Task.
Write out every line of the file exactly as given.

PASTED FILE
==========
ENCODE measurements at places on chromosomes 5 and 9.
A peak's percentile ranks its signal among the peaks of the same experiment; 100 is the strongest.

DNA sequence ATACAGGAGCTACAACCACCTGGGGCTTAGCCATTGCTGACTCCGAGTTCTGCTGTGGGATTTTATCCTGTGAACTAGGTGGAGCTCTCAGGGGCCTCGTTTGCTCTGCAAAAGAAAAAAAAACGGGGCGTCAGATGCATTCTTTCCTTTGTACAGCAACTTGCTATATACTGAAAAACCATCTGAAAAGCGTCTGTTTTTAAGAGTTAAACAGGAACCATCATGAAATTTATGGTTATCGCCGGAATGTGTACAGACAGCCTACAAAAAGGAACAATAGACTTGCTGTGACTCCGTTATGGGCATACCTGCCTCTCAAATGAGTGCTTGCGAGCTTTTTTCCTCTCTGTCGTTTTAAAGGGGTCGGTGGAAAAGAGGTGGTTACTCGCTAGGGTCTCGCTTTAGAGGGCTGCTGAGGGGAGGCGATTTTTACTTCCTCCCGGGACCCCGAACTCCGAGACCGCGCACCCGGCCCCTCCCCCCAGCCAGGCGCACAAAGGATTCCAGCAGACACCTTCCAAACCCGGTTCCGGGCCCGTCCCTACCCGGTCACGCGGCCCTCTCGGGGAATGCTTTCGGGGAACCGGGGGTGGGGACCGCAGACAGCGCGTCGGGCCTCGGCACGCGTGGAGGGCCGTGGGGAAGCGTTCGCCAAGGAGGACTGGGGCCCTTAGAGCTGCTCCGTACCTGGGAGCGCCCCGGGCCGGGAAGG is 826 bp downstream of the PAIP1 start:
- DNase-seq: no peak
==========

ENCODE measurements at places on chromosomes 5 and 9.
A peak's percentile ranks its signal among the peaks of the same experiment; 100 is the strongest.

DNA sequence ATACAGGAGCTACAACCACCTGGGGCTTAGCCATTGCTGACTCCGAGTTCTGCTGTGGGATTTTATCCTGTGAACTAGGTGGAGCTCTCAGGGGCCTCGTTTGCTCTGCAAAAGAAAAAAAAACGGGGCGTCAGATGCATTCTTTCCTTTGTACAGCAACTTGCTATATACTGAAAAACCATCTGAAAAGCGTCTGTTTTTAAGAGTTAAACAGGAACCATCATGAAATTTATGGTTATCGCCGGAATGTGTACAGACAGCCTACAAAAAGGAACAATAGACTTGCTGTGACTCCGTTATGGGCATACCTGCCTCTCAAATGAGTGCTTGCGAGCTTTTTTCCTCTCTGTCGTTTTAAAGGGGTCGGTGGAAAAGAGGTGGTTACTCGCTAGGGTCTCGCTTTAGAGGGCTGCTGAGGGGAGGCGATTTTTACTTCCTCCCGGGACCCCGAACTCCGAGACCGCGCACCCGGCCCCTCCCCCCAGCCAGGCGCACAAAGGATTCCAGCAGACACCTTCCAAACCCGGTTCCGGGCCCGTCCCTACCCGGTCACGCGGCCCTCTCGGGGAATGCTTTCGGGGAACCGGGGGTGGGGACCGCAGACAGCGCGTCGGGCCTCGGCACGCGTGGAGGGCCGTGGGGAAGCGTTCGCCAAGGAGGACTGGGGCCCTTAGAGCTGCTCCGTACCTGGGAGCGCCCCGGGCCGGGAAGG is 826 bp downstream of the PAIP1 start:
- DNase-seq: no peak